The rights of flyers are protected under the Air Carriers Access Act but it is similar to the ADA. The act generally prohibits airlines from refusing to transport someone because of a disability, from requiring advance notice that a passenger with a disability is traveling or requiring the person to travel with a companion. But there are exceptions to all of those rules. An airline may bar someone from flying if that person would endanger the health or safety of other passengers. In that case, the carrier must provide a written explanation for the decision.

Travel agents have the expertise to help consumers with disabilities plan the best trip for their needs. To learn more, contact your travel professional.

Solo Travel Options Increase

Surveys show that more Americans are traveling solo, whether it’s by choice or simply because a companion isn’t available. While the prospect may be daunting for some, with advance planning and basic precautions it can be a road to adventure.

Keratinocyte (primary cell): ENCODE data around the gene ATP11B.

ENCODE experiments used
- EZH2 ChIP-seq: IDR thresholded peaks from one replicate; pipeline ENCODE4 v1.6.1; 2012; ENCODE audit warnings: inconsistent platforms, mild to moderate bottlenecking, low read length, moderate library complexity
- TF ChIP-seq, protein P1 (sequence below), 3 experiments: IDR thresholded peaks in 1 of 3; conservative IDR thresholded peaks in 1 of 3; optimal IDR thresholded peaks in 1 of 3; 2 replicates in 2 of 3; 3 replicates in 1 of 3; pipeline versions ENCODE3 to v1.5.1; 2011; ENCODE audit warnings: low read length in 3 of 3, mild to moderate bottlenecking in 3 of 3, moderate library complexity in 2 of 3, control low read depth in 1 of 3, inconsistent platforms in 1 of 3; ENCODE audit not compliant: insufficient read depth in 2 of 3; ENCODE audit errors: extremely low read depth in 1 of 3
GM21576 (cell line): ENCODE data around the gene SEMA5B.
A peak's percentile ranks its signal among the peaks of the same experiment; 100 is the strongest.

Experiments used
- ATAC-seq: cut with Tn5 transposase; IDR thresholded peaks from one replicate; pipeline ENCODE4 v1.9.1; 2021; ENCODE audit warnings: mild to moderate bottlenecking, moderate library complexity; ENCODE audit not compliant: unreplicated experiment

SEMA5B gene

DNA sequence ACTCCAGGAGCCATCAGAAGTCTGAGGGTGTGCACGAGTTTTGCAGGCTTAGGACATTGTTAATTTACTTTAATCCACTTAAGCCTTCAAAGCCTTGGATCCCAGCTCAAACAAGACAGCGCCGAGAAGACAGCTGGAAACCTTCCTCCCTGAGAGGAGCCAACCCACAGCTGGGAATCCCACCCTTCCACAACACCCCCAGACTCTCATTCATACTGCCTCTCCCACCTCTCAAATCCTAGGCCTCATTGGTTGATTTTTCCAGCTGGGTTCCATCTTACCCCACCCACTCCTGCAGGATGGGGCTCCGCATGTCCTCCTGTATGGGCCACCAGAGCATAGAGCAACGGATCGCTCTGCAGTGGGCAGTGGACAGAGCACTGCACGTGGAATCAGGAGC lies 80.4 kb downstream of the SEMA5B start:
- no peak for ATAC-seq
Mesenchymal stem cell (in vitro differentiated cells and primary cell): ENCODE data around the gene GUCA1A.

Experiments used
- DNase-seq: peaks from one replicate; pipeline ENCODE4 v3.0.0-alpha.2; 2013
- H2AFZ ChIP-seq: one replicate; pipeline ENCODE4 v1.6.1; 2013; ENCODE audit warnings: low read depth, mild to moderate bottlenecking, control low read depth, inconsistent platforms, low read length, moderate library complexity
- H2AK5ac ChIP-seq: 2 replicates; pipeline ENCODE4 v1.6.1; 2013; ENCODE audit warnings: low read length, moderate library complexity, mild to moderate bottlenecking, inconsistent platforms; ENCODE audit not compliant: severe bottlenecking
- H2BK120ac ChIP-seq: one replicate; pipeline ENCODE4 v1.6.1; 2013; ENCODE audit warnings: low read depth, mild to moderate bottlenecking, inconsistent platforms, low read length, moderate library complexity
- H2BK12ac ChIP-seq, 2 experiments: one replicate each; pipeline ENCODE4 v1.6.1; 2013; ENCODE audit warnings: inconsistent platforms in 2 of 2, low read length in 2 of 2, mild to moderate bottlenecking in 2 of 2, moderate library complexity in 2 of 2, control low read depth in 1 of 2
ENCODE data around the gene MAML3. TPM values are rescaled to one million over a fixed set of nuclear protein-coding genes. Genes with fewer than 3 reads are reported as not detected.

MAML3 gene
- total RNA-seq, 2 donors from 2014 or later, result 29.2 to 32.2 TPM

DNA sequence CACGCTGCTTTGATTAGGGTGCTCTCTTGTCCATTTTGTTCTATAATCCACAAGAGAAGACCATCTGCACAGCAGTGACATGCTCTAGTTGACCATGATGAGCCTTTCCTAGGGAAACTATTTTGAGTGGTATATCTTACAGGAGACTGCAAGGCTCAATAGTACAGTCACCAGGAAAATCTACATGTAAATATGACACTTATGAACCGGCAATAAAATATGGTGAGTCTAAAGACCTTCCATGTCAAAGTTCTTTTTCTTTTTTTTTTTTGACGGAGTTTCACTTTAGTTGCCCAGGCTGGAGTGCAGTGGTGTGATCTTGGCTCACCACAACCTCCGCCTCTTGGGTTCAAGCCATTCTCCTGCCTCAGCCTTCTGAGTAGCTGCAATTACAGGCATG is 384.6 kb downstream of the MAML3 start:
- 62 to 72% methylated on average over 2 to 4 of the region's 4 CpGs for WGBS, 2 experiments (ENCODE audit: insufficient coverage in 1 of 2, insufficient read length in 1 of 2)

Of course wherever you’re going in the world, safety comes first. The same common-sense steps you take in everyday life will serve you well when you’re taking a trip on your own.

For solo travelers that means being aware of your surroundings at all times, especially if you’re in an unfamiliar place. It’s great to explore and when you’re by yourself, you get to set the pace and decide where to go. But do some research on your destination beforehand. Study up on the cost of things like taxi rides. Be spontaneous but within reason. Try to avoid places that are less busy, especially after dark. If you ask for directions, mention that you’re meeting someone there (even if you aren’t).